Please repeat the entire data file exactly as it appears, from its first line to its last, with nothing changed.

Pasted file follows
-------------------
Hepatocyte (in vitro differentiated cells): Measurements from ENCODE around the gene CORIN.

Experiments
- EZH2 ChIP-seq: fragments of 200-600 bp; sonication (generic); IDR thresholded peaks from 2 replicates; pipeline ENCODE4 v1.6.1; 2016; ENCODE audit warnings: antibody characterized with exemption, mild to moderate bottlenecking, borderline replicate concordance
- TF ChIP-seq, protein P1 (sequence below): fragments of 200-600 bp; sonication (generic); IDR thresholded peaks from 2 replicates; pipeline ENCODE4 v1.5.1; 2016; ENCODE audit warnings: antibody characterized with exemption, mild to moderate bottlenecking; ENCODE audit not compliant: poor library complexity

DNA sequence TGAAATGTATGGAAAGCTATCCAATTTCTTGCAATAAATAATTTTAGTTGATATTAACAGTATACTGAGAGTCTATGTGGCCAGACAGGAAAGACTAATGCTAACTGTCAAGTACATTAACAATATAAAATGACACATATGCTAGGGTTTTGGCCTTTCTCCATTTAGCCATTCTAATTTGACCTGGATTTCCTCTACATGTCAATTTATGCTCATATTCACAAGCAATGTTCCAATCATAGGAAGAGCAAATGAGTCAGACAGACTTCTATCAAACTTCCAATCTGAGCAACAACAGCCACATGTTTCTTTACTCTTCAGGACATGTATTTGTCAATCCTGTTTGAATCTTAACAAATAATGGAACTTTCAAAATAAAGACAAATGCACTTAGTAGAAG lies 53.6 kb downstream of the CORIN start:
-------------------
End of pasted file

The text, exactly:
Hepatocyte (in vitro differentiated cells): Measurements from ENCODE around the gene CORIN.

Experiments
- EZH2 ChIP-seq: fragments of 200-600 bp; sonication (generic); IDR thresholded peaks from 2 replicates; pipeline ENCODE4 v1.6.1; 2016; ENCODE audit warnings: antibody characterized with exemption, mild to moderate bottlenecking, borderline replicate concordance
- TF ChIP-seq, protein P1 (sequence below): fragments of 200-600 bp; sonication (generic); IDR thresholded peaks from 2 replicates; pipeline ENCODE4 v1.5.1; 2016; ENCODE audit warnings: antibody characterized with exemption, mild to moderate bottlenecking; ENCODE audit not compliant: poor library complexity

DNA sequence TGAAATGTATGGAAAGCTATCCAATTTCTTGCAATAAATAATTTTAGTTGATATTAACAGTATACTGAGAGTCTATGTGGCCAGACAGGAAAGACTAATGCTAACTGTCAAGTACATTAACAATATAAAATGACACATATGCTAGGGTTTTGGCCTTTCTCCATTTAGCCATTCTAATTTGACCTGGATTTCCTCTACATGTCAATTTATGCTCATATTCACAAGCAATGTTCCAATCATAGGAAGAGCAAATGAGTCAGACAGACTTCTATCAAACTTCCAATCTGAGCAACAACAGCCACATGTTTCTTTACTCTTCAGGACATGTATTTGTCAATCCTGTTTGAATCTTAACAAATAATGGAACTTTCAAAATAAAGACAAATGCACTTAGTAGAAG lies 53.6 kb downstream of the CORIN start: